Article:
Author Topic: St. Louis Japanese Festival  (Read 5436 times)

shimsuki

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St. Louis Japanese Festival
« on: September 07, 2009, 08:36 PM »
Here are some my three favorite trees from our local show. They are bad quality cell phone pictures, but you will get the idea.
 

King Kong

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Re: St. Louis Japanese Festival
« Reply #1 on: September 07, 2009, 10:12 PM »
Very nice, #2 tree is very powerful looking.

__gary
 

JRob

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Re: St. Louis Japanese Festival
« Reply #2 on: September 11, 2009, 04:36 PM »
Good Afternoon All,

Here is a cell photo of my Shohin Display at the 2009 Japanese Festival at the Missouri Botanical Garden.

JRob
 

JRob

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Re: St. Louis Japanese Festival
« Reply #3 on: September 17, 2009, 01:23 PM »
I thought for sure there would be some discussion & constructive critique on the Shohin display photo I posted. Since this was my first show I could use some insight from you more experience displayers. Don (Gregory Beach Bonsai) you shuld recognize the Itoigawa Shimpaku, Shishigashira and the Japanese Musk Maple. They all looked wonderful. The second tree is a Privet from Hollow Creek

JRob
 

greerhw

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Re: St. Louis Japanese Festival
« Reply #4 on: September 17, 2009, 04:13 PM »
I don't know much about displays, but yours looks good to me, I like your trees. I wish I could add an experienced critique that would help you out, but I like it like it is.

keep it green,
Harry
 

Don Blackmond

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Re: St. Louis Japanese Festival
« Reply #5 on: September 17, 2009, 05:03 PM »
I like the display too.  Admittedly, I'm not the guy to be critiquing the trees or the display.   :-X

I've always been partial to that shimp.  Its just a great little tree.  So much in so little.  Looks great!
 

mcpesq817

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Re: St. Louis Japanese Festival
« Reply #6 on: September 17, 2009, 05:07 PM »
I like the display a lot too.  

The only question I would have is whether the second tree from the right (the shishigashira?), which appears to have a left-right movement, is appropriate on that side of the scroll.  I don't know if a tree in that position should have movement toward the tree on the right (the musk maple?), or have movement toward the scroll (right to left movement).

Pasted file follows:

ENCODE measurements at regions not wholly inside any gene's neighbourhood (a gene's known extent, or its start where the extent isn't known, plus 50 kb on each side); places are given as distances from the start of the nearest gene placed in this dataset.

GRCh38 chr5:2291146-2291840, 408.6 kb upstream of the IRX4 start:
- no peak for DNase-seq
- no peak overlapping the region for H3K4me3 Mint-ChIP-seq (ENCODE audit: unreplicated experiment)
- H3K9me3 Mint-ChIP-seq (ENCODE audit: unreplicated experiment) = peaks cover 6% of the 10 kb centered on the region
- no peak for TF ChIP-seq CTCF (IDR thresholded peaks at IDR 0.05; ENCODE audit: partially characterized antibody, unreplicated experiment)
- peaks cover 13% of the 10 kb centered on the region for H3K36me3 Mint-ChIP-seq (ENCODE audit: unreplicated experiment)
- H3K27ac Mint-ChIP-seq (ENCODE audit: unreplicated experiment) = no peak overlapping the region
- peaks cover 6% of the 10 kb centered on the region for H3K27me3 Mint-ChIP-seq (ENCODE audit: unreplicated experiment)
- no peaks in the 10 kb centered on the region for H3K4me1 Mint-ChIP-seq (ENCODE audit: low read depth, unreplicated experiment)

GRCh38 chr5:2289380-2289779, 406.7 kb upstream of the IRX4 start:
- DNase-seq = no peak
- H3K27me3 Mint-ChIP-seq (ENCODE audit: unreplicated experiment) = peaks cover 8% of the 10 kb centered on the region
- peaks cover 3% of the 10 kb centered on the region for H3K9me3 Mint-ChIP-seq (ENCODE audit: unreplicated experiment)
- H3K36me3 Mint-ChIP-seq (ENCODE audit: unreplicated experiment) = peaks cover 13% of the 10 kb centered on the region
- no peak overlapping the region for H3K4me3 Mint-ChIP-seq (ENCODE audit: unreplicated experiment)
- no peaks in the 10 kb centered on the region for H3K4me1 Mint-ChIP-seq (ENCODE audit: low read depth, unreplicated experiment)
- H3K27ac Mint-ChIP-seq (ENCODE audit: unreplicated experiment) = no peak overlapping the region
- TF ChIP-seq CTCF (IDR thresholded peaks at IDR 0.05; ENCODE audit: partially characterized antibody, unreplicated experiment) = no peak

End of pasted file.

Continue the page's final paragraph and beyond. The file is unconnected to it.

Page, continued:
That's the only thing that pops out at me to my inexperienced, untrained eye, so hopefully someone that knows what they are talking about will chime in. :D 

Again, great display and very nice trees.  Thanks for sharing.
 

rockm

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Re: St. Louis Japanese Festival
« Reply #7 on: September 18, 2009, 09:43 AM »
I like it, but there's too much of it,  ;D. The trees look to be exceptional. Their presentation isn't dynamic though.

I'm hardly an expert, but it strikes me this way:  This display is really two displays--the one on the right and the one on the left. The trees on the left step down towards the middle. The trees on the right do the same. The result is too symmetrical-- and compositionally unexciting. An asymmetrical presentation would serve all the trees better and liven things up a bit.

Also you have mixed tree designs and species, which confuses the final image. Do you mean to convey an "alpine" feel? or a lowland woodland--you have a contorted juniper and a myogi decidous tree on the same visual plane. That's contradictory to me.

Splitting up the display into two, would help give the subjects of each more impact, I think and emphasize the "feel" of each. Simplicity is better than complex. Try to make a display do one thing well, not four things all at once.

Also, can't really tell what the scroll is. Looks to be some kid of bird in a willow. I would avoid using any scroll that contains a tree, or limbs, or trees leaves in displays that have live trees. If you split up the trees into two displays, matching appropriate scrolls (or suiseki or okimono) is easier.

 

AlexV

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Re: St. Louis Japanese Festival
« Reply #8 on: September 18, 2009, 11:26 AM »
I agree with Rock that there is just too much going on.  I like the left side, but the right side confuses the overall image.  I would personally lose the scroll and the second tree from the right.  Then move the right most tree toward the left and forward, and possibly give it an accent, then recenter the whole thing.  If you are interested in shohin displays, i recommend picking up some kokufu books and checking out how they display their trees.  All that being said, I think you have all the elements to make a really nice display, move them around at home into different configurations and stare at it for a while, see which one makes you feel comfortable and which don't.

Alex
 

King Kong

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Re: St. Louis Japanese Festival
« Reply #9 on: September 18, 2009, 07:00 PM »
Honey...I shrunk the bonsai...A bit of a yawner. I need something to stir the imagination. If we are doing a scroll then lets do a scroll!  :o
« Last Edit: September 18, 2009, 07:07 PM by King Kong »
 

MatsuBonsai

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Re: St. Louis Japanese Festival
« Reply #10 on: September 19, 2009, 08:59 AM »
JRob,

I too thought it looked more like two distinct displays.  Did you take (and could you post) some close-ups of the two groups?